Rogers and Astaire
Not the cute pairings of masculines with feminines worn by couples. What I mean by perfume couples, are scents in your wardrobe which you know will form a stable partnership with at least one other perfume you own. Maybe that might strike some people as odd, but I have done this for years.
Bear with me. Fond as I am of the fragrance wardrobe concept, I tend to change it seasonally or even monthly, and usually in this way, morning or daytime scent with evening or afternoon one. If you use two perfumes from the same house it’s often easier to pull off since they frequently share a base. Right now I’ve done this with Le Temps d’un Fete and Vanille Tonka from de Nicolai. They play off one another extremely well and can be worn for a month or so at a time. You feel like you have choice but also harmony and some familiarity. Try this with any maker, from DS and Durga to Estee Lauder, the only common point being a house signature.Since the idea is not layering per se here(although you can try that) but to wear both in the same day with one perfume giving out as the other takes over and the overlap smelling wonderful. Continue reading
ivy on the Walls at Yale Library
If you’ve been to an Ivy League college or live near one, you’ll know what I mean. Walls covered with ivy, ivy growing all over library walls and down dean’s offices. Ivy really can be ubiquitous.
The kind that climbs and creeps and is all through one of my front garden beds is Hedera helix aka English Ivy. That stuff eels in everywhere, currently it has one pieris and two rhododendrons by the throat and is threatening to throttle both of them. I had to take the loppers to it, and then there was a fearsome battle with the ivy that had crept underneath the siding of the house and along the main electrical connection as well. That involved careful use of the secateurs and a good deal of undignified tugging during which yours truly landed unceremoniously on her backside in the undergrowth not a few times. When Ivy sets out to claim territory it does so for keeps. Continue reading
Tulips are impossible to resist. Certainly it was beyond me when I found a large escaped clump of bright scarlet tulips blooming in an out of the way corner of the lot, obviously former garden bed detainees who had decided on a prison break. Out came the secateurs, and now I have a bouquet sitting on my breakfast table, drooping ever so slightly – well, okay, quite a bit – as tulips do after a first day in water.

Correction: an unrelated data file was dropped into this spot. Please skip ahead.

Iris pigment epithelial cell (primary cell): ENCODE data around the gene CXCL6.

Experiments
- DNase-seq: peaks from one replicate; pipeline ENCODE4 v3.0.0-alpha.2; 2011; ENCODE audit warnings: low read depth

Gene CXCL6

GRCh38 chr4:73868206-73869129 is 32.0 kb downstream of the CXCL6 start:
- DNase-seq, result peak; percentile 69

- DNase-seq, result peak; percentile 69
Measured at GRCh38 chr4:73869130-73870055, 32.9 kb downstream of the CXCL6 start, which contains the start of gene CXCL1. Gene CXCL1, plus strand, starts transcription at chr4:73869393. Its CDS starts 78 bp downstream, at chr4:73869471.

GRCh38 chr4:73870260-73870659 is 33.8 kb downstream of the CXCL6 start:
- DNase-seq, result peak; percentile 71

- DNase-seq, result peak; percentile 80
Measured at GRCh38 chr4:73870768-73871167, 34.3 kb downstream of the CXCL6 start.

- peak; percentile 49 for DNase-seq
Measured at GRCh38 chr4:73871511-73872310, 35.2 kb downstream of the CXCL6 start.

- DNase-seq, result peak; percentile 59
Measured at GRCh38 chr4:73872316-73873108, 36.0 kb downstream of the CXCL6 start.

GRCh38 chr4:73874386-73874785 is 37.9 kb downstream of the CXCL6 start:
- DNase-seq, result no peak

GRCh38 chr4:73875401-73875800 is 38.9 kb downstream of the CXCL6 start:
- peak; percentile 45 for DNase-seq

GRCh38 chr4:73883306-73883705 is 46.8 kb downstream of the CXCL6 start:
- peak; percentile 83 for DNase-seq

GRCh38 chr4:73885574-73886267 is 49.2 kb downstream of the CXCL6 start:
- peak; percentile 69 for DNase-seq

The revelation is their smell. They are large late tulips, which we used to call May tulips, with a correspondingly big scent: their smell is initially green with the freshness of ozone in it, then floral, a daffodil like scent with something powdery about it, presumably the pollen on those black pistils, and the base is honey, very warm and very golden, with a very faint component of dirty musk drowned in its sticky depths. It is a perfume complete in itself, and most unfortunately, I cannot think of any fragrance on the market that really tries to replicate it. Continue reading
This is my way of expressing a piece of advice I came across in an old perfume book. The Book of Perfume (Barille and Laroze, 1995) suggests ways in which to keep some aesthetic order in your perfume collection.
The one that intrigued me was to find trios of perfumes and colognes that worked together in a pleasing way, complimenting one another, not hissing and dissing each other the way the various casts of housewives do on reality TV shows. A little harmony, the authors seemed to feel, would go a long way to improving life in the perfume cabinet.
Alrighty, I was up for an experiment and what exactly did they suggest? Continue reading